For many people, the popular chat application WhatsApp is an essential means of communication.
Abeer, for example, a Cairo resident on a short work trip in Dubai, kept up residential with what was happening in her compound in Cairo because she could get notifications on a WhatsApp group that her neighbours had created.
Alongside individual chats, thousands of similar groups exist in Egypt — some set up to prepare for a friend’s birthday, others bringing together families, and still others for groups of friends. These were up in arms last week on the news that WhatsApp was going to invade their privacy as a result of policy changes, many of them discussing which other apps they might migrate to as a result.
However, the application’s Egyptian users breathed a sigh of relief when the company extended the date to implement the new privacy policies to 15 May, giving users time to familiarise themselves with the changes and insisting that they are only relevant to business accounts.
WhatsApp released an announcement explaining that the data the application gathers does not include personal information such as message logs or active location and saying that the only data gathered are phone models and operating systems.
“We are committed to your privacy,” WhatsApp said in a story uploaded to the app, where it was made clear that WhatsApp did not read or listen to personal conversations on the app or share user contacts with Facebook.
The company added that business accounts do not have the same end-to-end encryption as individual accounts, since more than one person may see the messages sent and business owners regularly use third-party applications such as Facebook to gather and read messages.
WhatsApp was already facing accusations of data theft and problems with hacking, but the latest Facebook update policy announced at the beginning of January was the last straw for many users, as it would have enabled WhatsApp to send private data to Facebook to be used in order to better appeal to Facebook advertisers.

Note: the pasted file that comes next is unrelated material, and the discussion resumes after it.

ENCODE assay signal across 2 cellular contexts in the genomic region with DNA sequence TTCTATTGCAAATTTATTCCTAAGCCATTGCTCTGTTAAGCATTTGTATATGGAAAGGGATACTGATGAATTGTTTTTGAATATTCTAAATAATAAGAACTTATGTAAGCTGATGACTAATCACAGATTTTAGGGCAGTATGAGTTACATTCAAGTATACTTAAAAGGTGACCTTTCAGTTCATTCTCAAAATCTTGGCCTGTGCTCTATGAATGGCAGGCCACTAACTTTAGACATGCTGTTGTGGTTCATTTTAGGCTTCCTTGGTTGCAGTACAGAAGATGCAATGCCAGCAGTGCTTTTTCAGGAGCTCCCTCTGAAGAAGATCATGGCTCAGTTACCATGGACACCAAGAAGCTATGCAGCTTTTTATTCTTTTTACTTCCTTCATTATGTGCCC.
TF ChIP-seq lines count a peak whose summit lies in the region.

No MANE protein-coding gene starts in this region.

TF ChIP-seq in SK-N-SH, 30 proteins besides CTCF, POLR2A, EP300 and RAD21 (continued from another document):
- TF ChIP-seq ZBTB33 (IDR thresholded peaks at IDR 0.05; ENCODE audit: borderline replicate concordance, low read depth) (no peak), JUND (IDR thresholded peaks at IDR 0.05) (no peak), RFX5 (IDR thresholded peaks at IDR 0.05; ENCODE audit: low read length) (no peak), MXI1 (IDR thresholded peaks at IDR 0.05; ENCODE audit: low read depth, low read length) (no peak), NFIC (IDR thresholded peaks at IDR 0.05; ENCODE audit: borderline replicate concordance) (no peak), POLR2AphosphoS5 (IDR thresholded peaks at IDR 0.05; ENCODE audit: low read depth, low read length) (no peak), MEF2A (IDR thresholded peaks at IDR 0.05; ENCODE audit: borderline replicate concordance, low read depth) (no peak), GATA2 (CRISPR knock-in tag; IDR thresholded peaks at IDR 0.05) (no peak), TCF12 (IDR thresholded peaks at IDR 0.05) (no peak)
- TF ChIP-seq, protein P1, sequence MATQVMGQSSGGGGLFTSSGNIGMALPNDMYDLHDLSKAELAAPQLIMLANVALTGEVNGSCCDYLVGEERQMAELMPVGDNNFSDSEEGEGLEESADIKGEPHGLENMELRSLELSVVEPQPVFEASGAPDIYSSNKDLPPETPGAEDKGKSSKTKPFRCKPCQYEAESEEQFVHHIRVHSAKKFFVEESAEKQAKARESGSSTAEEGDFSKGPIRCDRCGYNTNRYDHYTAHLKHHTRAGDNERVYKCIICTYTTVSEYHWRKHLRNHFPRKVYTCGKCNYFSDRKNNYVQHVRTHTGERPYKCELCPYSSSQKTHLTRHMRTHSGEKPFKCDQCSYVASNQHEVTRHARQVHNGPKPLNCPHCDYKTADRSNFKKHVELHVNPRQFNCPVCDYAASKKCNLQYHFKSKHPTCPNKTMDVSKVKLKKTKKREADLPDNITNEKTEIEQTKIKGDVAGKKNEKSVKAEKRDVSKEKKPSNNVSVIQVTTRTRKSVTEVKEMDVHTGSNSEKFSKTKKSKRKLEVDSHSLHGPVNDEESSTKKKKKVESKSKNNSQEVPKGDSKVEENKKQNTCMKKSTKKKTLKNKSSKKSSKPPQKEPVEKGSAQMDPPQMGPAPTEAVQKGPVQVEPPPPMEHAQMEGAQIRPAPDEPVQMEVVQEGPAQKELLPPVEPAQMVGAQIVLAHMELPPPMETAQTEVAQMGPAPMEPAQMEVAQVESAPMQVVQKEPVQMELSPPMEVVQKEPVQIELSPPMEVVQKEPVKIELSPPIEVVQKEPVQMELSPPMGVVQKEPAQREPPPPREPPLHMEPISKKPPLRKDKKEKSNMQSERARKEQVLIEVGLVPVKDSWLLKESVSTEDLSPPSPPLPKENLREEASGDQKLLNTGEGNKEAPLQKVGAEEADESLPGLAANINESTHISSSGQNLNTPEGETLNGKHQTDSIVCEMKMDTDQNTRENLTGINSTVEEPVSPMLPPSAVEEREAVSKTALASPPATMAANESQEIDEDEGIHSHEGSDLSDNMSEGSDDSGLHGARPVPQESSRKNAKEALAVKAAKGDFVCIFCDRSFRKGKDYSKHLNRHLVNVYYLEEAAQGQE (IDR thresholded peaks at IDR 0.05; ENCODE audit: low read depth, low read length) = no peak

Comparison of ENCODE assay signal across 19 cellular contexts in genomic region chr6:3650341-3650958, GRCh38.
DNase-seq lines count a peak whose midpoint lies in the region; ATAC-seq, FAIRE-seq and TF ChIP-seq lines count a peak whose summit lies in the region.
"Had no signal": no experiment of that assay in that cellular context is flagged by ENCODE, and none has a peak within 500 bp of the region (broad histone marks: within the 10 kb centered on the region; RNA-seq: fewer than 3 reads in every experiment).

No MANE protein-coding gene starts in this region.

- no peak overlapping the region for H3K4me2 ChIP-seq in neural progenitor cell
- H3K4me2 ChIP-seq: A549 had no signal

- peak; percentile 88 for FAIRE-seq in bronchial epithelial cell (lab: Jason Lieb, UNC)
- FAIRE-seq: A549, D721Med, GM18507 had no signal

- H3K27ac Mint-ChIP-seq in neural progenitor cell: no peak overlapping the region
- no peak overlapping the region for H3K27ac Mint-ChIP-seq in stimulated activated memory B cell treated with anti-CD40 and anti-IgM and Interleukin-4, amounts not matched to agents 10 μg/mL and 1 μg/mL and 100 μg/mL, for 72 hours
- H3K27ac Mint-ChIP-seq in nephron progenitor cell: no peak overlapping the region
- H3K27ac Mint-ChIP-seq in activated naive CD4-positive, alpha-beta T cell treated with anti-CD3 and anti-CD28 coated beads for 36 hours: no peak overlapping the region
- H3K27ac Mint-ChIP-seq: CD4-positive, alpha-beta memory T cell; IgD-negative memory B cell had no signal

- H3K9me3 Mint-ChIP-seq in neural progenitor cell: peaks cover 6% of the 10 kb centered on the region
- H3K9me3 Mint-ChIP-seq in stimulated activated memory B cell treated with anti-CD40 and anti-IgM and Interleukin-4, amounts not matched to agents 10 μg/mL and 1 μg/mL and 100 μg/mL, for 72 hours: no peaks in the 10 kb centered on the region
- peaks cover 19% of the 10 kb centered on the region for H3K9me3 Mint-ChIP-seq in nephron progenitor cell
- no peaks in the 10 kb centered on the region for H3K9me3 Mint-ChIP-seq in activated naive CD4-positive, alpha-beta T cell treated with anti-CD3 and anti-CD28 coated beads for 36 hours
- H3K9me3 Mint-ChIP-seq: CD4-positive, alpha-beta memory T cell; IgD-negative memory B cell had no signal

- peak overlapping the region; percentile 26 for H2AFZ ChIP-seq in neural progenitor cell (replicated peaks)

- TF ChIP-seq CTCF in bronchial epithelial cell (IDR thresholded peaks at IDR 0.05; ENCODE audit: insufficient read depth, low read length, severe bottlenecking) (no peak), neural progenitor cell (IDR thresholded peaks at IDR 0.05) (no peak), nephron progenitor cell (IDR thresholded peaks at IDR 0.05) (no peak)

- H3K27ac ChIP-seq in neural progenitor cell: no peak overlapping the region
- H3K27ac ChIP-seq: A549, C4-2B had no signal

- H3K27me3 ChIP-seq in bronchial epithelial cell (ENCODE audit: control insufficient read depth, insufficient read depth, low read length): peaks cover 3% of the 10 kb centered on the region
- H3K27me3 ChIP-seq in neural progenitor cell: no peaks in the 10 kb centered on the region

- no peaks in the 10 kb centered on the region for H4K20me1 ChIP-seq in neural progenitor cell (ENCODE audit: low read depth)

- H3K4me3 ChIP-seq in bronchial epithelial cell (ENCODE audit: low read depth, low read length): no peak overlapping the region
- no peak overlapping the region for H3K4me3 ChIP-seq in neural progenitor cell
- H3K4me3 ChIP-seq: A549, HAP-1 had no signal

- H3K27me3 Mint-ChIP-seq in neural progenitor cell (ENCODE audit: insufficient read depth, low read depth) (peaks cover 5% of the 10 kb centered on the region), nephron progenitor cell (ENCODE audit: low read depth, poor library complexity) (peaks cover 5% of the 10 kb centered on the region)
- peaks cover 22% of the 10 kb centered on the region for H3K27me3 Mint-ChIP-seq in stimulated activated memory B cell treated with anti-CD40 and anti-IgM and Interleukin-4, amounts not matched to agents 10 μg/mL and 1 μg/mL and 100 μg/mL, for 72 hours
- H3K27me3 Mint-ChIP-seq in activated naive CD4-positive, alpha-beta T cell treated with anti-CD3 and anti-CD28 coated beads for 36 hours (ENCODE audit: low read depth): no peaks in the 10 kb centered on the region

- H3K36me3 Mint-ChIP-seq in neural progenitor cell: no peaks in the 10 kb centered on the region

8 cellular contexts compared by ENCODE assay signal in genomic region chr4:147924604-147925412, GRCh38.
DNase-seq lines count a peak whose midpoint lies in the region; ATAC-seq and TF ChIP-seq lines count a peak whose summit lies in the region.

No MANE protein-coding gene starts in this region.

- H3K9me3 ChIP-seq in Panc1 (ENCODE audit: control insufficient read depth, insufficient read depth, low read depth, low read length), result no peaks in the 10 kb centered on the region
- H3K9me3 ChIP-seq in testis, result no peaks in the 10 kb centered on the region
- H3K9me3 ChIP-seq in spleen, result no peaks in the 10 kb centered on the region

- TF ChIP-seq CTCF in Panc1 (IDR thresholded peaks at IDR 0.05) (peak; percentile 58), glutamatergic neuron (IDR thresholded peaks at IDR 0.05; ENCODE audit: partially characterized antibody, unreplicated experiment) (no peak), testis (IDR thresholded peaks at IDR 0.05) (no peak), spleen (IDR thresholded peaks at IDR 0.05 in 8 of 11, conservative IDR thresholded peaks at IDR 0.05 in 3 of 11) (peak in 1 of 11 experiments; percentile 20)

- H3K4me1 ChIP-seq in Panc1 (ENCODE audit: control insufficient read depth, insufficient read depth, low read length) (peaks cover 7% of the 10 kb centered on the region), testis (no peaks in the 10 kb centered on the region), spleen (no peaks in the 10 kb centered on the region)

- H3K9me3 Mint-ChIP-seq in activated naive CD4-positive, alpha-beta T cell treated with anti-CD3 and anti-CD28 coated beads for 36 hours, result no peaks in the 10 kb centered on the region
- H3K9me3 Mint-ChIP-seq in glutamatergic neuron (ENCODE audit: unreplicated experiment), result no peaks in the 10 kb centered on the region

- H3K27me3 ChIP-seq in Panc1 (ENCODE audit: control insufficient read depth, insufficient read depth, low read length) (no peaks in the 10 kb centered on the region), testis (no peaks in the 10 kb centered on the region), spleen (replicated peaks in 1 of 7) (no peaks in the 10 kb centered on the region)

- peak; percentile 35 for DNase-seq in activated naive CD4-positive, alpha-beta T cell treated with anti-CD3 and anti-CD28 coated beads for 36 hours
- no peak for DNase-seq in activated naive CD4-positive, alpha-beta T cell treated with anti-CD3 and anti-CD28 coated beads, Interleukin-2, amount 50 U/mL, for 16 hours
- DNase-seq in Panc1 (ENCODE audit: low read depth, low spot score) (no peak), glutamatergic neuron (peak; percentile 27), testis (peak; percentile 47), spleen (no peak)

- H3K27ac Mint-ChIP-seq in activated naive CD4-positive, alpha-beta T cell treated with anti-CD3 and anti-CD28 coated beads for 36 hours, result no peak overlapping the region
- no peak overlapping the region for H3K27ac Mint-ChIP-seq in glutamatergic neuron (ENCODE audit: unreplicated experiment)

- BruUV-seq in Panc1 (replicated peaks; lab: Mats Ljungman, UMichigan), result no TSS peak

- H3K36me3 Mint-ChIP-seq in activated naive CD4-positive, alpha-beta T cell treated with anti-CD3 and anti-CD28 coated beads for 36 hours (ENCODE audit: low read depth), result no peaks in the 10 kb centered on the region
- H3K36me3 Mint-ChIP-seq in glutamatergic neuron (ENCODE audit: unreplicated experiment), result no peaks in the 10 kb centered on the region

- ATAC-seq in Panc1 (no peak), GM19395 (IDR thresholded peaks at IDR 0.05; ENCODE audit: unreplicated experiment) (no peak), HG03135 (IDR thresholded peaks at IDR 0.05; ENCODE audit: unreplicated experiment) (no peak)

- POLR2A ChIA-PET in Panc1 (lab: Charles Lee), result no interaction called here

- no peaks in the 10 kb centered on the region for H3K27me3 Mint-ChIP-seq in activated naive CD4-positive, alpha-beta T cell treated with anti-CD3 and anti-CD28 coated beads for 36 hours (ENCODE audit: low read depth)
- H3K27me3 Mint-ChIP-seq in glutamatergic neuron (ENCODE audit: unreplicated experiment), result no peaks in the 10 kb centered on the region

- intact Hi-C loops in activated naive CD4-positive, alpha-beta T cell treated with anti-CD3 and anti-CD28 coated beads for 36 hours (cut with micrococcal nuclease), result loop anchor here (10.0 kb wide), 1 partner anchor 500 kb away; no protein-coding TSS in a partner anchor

Facebook uses WhatsApp messaging in order to create targeted ads for users, and some people enjoy the service, as it can make their shopping experience easier. However, others prefer not to receive optimised ads from Facebook, considering them to be a breach of privacy.
“WhatsApp has always been the premiere messaging app because while other social-media applications do have a messaging feature, WhatsApp provides the ability to send private and encrypted messages between individuals,” commented Walid Al-Torki, a digital communications manager in Cairo.
Facebook acquired WhatsApp in February 2014 for $18 billion and then integrated Facebook code with WhatsApp.
Notable figures such as US billionaire Elon Musk and Twitter CEO Jack Dorsey have advised people to use the Signal messaging app as an alternative to WhatsApp, causing registrations to surge.
Musk has been publicly against Facebook for years, even removing his company Tesla’s page from the site. It thus came as no surprise when he started to promote Signal to his followers as an alternative.
Signal, a non-profit app, has code that is available publicly, and users can add to or modify it and verify the privacy that it offers.
The app works by adding phone numbers and creating a pin code for an account, with this being sent to a mobile number. There is an end-to-end encryption system that allows only the sender and recipient to see messages.
“There will never be ads in Signal, because your data belongs in your hands, not ours,” the Signal account on Twitter said.
Kadri Sayed, an IT manager in Cairo, said that WhatsApp did not have as strong encryption as Signal, and that the latter was practically unbreakable by hackers. Signal does not only provide more privacy than WhatsApp, but the encryption it uses also makes it virtually impossible for hackers and even the organisation itself to spy on users’ messages.
Previously, hackers have proved that they are able to bypass WhatsApp encryption and change contents, considered a security risk as this enables them to control what users see.
WhatsApp and the application Telegram have been facing privacy issues, such as when a different application posing as Telegram stole data from 100,000 users who had downloaded it.
Signal has been downloaded over 10 million times and has received great reviews. Musk and US technology entrepreneur Jack Dorsey have said they are using the application. US whistle-blower Edward Snowden has also been using the app and encouraged others to use it in 2015.
Privacy is not the only thing that Signal excels at, according to Sayed, who said it did not suffer from packet loss and could be used for video and voice calls even on low Internet speeds with a high transmission rate.
However, there have been problems with the user interface used by Signal, with some complaining of slow refresh times and contact lists not getting updated. There have been complaints of delays in confirmation codes, a problem that has been addressed on the application’s Twitter page.
WhatsApp remains the top messaging app worldwide due to its friendly user interface and ease of use. However, Al-Torki noted that with current privacy issues, some users may be looking for more private alternatives.
The writer is a researcher at the Egyptian Centre for Strategic Studies.
*A version of this article appears in print in the 21 January, 2021 edition of Al-Ahram Weekly.